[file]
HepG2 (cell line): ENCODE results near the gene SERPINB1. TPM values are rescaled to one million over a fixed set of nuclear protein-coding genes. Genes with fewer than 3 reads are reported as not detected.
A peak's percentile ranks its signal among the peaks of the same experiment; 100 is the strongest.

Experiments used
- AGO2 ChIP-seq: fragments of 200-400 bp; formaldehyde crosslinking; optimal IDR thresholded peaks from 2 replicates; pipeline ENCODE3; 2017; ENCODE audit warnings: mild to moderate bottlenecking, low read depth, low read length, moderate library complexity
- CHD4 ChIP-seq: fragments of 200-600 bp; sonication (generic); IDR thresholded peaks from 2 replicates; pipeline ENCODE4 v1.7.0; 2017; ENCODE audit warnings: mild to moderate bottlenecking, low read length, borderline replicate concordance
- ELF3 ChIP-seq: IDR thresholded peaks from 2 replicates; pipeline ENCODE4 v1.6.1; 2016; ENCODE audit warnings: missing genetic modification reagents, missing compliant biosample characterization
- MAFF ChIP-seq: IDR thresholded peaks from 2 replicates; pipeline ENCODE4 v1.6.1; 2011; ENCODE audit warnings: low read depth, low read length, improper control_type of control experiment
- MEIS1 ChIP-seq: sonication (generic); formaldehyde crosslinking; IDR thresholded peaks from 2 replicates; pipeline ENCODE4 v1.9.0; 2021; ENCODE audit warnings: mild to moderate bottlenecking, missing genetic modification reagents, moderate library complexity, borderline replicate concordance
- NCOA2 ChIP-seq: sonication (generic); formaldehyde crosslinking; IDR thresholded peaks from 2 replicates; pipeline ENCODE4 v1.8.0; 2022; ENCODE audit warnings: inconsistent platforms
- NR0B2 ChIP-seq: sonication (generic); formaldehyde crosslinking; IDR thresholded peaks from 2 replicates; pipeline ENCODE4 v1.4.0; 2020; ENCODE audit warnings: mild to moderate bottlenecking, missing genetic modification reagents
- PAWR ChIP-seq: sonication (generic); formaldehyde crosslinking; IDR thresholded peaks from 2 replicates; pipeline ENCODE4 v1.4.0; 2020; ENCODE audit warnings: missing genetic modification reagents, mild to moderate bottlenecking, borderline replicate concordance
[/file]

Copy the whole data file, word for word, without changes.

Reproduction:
HepG2 (cell line): ENCODE results near the gene SERPINB1. TPM values are rescaled to one million over a fixed set of nuclear protein-coding genes. Genes with fewer than 3 reads are reported as not detected.
A peak's percentile ranks its signal among the peaks of the same experiment; 100 is the strongest.

Experiments used
- AGO2 ChIP-seq: fragments of 200-400 bp; formaldehyde crosslinking; optimal IDR thresholded peaks from 2 replicates; pipeline ENCODE3; 2017; ENCODE audit warnings: mild to moderate bottlenecking, low read depth, low read length, moderate library complexity
- CHD4 ChIP-seq: fragments of 200-600 bp; sonication (generic); IDR thresholded peaks from 2 replicates; pipeline ENCODE4 v1.7.0; 2017; ENCODE audit warnings: mild to moderate bottlenecking, low read length, borderline replicate concordance
- ELF3 ChIP-seq: IDR thresholded peaks from 2 replicates; pipeline ENCODE4 v1.6.1; 2016; ENCODE audit warnings: missing genetic modification reagents, missing compliant biosample characterization
- MAFF ChIP-seq: IDR thresholded peaks from 2 replicates; pipeline ENCODE4 v1.6.1; 2011; ENCODE audit warnings: low read depth, low read length, improper control_type of control experiment
- MEIS1 ChIP-seq: sonication (generic); formaldehyde crosslinking; IDR thresholded peaks from 2 replicates; pipeline ENCODE4 v1.9.0; 2021; ENCODE audit warnings: mild to moderate bottlenecking, missing genetic modification reagents, moderate library complexity, borderline replicate concordance
- NCOA2 ChIP-seq: sonication (generic); formaldehyde crosslinking; IDR thresholded peaks from 2 replicates; pipeline ENCODE4 v1.8.0; 2022; ENCODE audit warnings: inconsistent platforms
- NR0B2 ChIP-seq: sonication (generic); formaldehyde crosslinking; IDR thresholded peaks from 2 replicates; pipeline ENCODE4 v1.4.0; 2020; ENCODE audit warnings: mild to moderate bottlenecking, missing genetic modification reagents
- PAWR ChIP-seq: sonication (generic); formaldehyde crosslinking; IDR thresholded peaks from 2 replicates; pipeline ENCODE4 v1.4.0; 2020; ENCODE audit warnings: missing genetic modification reagents, mild to moderate bottlenecking, borderline replicate concordance